x Abu Dhabi, UAESunday 21 January 2018

Djokovic stalls Federer again to extend his Dubai domination

The defending champion not only beat him 6-3, 6-3 but the Serb is confident of overtaking his nemesis in the rankings.

The Serb also took away the Australian Open title last month from Federer.
The Serb also took away the Australian Open title last month from Federer.


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DUBAI // The king is dead, long live the king.

Novak Djokovic was crowned undisputed king of the desert last night after completing a memorable treble of titles at the Dubai Duty Free Tennis Championships and walking away with the lion’s share of the $1.6 million (Dh5.9m) prize purse.

However, it was the uncharacteristically poor performance of his opponent that caught the eye.

Roger Federer was the only player to previously win three successive titles at the Aviation Club. He dominated from 2003 to 2005, and added a fourth title in 2007.

He missed the past two tournaments through injury and ill health, but given his previous successes here, the Swiss maestro arrived in a confident mood ahead of the final.

However, Federer’s era of domination appears to be dissipating. He fell last night in straight sets, Djokovic dispatching him 6-3, 6-3.

The 23-year-old Serb, who won the Australian Open last month and remains undefeated this season, described his performance in Friday’s sluggish semi-final victory over Tomas Berdych as “a catastrophe”.

But he appeared a different proposition altogether yesterday evening under the floodlights of a heaving Centre Court, which included Harry Redknapp, the football manager who has brought his Tottenham Hotspur side to the emirate for a week’s warm-weather training.

Djokovic overpowered the tournament’s top seed in the first set, before fighting back from 1-3 down in the second as his opponent struggled with his timing and rhythm.

Federer produced several unforced errors – a rare sight in his repertoire – and when his return found the net while facing championship-point, his chin fell to his collarbone as he trudged up to meet Djokovic, who was waiting to greet him with a sympathetic pat on the back. “Sorry, old chum.”

“I guess I rose to the occasion,” Djokovic said.

“I was aware of the challenge that was awaiting me on court, I was aware of the fact it’s a great challenge playing Roger and that I had to be at the top of my game if I was going to win.”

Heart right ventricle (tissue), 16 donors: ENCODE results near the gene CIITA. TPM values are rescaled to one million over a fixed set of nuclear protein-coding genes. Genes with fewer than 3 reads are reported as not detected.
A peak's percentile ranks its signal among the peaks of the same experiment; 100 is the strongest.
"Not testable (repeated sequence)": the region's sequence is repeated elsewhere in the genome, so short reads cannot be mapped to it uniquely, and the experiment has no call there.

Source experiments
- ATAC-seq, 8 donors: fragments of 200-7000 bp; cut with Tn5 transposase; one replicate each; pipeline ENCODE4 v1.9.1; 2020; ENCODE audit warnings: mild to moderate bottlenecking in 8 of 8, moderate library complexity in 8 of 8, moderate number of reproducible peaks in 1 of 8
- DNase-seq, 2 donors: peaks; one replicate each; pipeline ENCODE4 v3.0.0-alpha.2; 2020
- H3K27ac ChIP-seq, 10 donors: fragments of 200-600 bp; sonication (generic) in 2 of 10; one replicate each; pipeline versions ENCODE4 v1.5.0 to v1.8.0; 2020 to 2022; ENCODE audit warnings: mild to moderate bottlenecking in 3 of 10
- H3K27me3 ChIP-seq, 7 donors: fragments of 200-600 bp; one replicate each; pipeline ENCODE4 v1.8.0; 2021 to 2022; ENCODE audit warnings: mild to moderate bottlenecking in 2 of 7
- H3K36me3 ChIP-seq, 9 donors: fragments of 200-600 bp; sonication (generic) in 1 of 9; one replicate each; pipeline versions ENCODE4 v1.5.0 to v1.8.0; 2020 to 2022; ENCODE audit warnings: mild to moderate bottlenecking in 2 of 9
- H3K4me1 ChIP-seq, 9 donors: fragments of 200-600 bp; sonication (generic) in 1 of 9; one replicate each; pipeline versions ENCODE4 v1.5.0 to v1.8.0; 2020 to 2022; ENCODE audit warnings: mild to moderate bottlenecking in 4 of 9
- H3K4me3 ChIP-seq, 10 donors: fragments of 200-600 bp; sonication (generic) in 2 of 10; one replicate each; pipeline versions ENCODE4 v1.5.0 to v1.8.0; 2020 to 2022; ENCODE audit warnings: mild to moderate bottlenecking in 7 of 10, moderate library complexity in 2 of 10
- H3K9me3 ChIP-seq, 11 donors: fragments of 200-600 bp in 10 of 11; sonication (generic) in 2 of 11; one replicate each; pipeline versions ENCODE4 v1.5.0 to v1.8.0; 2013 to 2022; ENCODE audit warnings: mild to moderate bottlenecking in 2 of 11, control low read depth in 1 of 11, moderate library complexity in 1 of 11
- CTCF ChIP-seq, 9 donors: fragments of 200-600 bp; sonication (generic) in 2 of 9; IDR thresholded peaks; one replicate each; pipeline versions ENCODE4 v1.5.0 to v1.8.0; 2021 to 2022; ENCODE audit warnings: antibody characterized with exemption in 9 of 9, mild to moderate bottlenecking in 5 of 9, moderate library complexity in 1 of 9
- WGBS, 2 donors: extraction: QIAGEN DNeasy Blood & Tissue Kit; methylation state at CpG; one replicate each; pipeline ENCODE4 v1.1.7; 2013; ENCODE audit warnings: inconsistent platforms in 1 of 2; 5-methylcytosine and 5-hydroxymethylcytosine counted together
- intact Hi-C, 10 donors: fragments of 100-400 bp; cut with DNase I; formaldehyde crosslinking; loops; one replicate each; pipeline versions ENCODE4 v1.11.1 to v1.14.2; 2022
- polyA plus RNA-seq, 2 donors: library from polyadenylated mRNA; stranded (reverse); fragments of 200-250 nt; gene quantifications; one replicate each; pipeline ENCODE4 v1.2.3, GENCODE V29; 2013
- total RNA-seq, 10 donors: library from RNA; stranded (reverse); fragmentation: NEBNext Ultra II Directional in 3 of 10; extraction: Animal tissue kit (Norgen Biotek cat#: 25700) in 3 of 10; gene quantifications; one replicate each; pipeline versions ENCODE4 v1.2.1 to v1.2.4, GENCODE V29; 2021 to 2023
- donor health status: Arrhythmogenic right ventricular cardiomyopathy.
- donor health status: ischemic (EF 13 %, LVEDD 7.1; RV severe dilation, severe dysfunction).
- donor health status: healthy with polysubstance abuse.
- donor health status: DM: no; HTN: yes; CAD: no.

For the first time since 2002, Federer had come into the season without holding a major title. That did not change in Melbourne after he suffered a straight-sets defeat to Djokovic in the semis of the Australian Open and, on last night’s showing, he has come no closer to working out how to deal with his opponent’s newly rediscovered serve.

“I have been working really hard on this shot,” Djokovic said. “If I want to play well and have a chance to win against the best players I have to serve well. That wasn’t always the case in the past.

“I had some trouble with the shoulder and I just got into a bad habit; a different motion to what was working for me quite well in 2008 and 2009. But it’s behind me: now I have my serve back. I knew it was all mental and I needed to believe that it was going to come back. And it did.”

Federer’s mental strength has always been one of his biggest assets. He demonstrated in Melbourne that he still has it, at age 29, when he threw away a two-set lead to Gilles Simon in the second round only to regain his composure to take the final set 6-3. But there is little doubt that he lacked the speed of feet and thought last night.

“I feel like I need more practice; just a little bit here and there,” Federer said.

“Even though I feel like I’ve played enough tennis here in terms of points, I do feel like my game needs a bit of practice. I haven’t had that much after all.”

Djokovic refused to concede his opponent’s best days are behind him, instead choosing to put Federer’s below-par performance down to “one of those days”.

“He made a lot of unforced errors and it was obvious he wasn’t feeling good on the court,” Djokovic said. “You have those days; it’s normal, even for somebody like him who’s always playing so well in the later stages of tournaments. It happens.”